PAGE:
Scientists Make Artificial Muscles Out of Onion Skin
The key to making artificial muscles may be sitting on your kitchen counter. Scientists at National Taiwan University have discovered that onion skin cells can mimic the movement capabilities of muscle tissue.
Rectangular onion epidermis cells are arranged in a single-layer lattice pattern. The researchers peeled onions and freeze-dried a selection of skin cells, treating them with acid and coating them in gold electrodes on either side, as they describe in a study published in Applied Physics Letters. The gold coating was applied in a different thickness on each side of the onion skin so that the cells would bend when an electric charge was introduced.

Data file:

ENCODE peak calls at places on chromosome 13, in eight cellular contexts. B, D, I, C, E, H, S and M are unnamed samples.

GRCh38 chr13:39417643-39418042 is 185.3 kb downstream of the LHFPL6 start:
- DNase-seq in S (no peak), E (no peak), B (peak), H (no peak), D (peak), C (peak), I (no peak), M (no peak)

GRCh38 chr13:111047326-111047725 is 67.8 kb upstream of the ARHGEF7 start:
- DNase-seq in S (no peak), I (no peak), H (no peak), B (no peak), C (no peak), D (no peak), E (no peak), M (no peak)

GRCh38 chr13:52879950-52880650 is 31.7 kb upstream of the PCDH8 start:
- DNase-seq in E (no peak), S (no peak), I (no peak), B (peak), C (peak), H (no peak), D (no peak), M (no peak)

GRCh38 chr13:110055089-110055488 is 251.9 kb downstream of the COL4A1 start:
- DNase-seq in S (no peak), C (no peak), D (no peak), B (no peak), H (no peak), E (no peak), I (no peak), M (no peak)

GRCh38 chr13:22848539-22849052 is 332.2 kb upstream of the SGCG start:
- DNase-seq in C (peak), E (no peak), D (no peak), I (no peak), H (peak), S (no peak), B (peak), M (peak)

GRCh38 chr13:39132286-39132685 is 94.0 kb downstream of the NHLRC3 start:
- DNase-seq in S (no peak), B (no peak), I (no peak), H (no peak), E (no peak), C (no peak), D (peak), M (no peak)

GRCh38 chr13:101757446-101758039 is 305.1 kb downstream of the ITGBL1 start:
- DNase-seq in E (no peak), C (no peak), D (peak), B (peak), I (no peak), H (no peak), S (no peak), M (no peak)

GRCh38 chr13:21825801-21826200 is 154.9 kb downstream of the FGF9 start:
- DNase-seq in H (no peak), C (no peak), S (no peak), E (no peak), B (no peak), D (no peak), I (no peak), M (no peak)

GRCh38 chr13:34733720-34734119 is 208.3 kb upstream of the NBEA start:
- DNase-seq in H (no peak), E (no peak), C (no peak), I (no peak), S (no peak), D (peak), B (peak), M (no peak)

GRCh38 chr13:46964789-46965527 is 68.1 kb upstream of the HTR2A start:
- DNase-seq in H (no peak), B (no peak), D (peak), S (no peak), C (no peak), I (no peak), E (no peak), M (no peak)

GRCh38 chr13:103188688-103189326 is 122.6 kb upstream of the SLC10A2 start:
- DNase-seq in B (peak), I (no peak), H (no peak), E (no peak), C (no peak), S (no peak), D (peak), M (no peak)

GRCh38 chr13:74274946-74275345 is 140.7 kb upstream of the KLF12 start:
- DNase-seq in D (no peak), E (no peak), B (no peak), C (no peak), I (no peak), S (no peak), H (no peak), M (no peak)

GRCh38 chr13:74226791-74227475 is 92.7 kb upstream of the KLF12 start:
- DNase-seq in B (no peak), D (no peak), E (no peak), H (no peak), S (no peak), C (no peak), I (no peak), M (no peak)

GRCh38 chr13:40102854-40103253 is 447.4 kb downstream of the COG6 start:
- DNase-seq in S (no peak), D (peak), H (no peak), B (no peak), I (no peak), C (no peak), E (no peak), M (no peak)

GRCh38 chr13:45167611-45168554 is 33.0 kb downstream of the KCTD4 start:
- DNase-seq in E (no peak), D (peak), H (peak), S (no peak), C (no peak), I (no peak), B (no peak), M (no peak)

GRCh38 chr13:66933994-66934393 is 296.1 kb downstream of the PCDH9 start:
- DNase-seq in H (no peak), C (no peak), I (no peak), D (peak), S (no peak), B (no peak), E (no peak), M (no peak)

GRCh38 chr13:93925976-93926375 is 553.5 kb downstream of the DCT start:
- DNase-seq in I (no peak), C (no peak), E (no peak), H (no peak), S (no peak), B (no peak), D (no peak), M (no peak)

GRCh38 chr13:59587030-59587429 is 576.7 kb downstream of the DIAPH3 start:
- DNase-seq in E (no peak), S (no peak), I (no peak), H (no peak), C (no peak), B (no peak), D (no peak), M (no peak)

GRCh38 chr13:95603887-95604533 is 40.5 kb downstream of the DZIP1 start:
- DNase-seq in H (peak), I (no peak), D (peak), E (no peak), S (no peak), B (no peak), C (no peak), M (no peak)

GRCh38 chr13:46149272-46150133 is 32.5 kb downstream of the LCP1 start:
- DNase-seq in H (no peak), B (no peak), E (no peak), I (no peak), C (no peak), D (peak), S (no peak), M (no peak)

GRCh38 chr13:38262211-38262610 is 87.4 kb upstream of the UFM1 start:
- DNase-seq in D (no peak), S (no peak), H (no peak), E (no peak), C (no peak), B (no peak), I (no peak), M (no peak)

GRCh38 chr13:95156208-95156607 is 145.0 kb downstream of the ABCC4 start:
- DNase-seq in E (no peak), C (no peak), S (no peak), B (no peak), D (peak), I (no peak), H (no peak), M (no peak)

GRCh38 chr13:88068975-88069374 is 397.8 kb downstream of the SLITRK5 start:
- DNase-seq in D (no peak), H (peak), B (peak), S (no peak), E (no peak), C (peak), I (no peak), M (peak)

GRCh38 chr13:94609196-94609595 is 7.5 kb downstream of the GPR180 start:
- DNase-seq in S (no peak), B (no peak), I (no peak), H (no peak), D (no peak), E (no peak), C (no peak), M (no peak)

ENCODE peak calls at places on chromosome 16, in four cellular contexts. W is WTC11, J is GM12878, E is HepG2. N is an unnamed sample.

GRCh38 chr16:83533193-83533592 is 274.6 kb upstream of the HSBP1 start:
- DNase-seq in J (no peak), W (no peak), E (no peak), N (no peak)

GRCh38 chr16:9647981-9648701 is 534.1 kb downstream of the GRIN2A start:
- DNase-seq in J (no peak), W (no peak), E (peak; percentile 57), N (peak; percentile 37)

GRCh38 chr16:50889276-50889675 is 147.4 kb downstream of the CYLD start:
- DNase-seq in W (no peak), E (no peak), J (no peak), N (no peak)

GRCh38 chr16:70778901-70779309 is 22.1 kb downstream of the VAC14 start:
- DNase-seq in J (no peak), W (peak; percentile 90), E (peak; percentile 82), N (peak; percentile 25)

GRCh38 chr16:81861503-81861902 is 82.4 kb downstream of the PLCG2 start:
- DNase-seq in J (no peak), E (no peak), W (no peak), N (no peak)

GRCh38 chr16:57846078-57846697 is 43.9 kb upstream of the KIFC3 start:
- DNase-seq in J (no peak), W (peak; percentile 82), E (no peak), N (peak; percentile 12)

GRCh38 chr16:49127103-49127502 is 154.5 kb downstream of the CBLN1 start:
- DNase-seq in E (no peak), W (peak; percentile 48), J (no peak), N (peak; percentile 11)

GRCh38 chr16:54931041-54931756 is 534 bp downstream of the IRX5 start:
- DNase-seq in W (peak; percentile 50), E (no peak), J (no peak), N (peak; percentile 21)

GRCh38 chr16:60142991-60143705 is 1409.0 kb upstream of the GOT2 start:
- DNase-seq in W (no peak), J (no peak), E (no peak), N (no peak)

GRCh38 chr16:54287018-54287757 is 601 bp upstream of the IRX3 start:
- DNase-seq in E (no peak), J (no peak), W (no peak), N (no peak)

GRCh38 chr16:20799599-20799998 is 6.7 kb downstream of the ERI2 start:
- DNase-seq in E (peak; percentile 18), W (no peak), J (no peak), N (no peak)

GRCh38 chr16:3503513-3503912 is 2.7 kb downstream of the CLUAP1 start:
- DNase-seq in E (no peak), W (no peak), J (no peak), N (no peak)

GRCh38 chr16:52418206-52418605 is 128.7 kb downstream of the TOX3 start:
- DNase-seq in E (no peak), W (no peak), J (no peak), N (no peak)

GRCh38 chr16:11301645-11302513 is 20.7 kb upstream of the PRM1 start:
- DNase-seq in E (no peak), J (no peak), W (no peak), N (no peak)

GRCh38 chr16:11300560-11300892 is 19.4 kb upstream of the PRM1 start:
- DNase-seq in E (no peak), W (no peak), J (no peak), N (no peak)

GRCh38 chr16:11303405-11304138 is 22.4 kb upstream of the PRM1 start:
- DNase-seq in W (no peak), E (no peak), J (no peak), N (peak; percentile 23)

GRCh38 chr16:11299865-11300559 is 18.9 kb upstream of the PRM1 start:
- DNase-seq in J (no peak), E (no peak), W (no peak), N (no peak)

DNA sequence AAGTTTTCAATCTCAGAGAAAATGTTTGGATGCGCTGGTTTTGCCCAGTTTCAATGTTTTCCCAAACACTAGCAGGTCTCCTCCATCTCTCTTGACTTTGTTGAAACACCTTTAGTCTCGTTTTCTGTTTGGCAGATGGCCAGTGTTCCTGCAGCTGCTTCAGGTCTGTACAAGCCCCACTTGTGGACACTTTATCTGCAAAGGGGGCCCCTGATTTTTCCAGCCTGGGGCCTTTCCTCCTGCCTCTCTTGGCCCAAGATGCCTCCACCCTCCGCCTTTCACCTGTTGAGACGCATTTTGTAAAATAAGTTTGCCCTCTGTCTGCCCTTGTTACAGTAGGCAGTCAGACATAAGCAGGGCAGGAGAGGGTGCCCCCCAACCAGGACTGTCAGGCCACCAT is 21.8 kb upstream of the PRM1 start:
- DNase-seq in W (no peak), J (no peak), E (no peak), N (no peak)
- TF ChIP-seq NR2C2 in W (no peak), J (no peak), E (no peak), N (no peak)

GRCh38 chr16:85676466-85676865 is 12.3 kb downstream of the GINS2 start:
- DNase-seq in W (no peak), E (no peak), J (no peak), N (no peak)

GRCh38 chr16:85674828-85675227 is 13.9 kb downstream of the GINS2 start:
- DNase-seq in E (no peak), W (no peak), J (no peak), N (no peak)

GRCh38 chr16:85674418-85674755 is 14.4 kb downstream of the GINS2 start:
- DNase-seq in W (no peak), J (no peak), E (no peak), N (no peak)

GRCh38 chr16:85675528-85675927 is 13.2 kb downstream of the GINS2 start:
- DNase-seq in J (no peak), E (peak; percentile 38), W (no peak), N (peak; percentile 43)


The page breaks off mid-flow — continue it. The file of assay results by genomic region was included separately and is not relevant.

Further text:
The onion "muscles" expand or contract, bending in different directions based on the voltage applied. A low voltage caused the cells to flatten and bend downward, while a higher voltage caused the cells to contract and bend up.
To test the potential of the artificial muscle, the researchers shaped the gold-coated onion cells into a pair of tweezers, then successfully used them to pick up a cotton ball. It’s not exactly Hulk-level stuff, but still, that’s pretty strong for a root vegetable.
Scientists are keen to mimic the abilities of actual muscles for use in robotics and powered exoskeletons that enhance mobility both for therapeutic and military applications, and this isn’t the first attempt to create artificial muscles. One recent project made them out of fishing line and thread. However, previous artificial muscles haven’t been able to both stretch and contract simultaneously as the onion muscles can, and the fact that onion cells don’t need to be manufactured makes them an attractive material.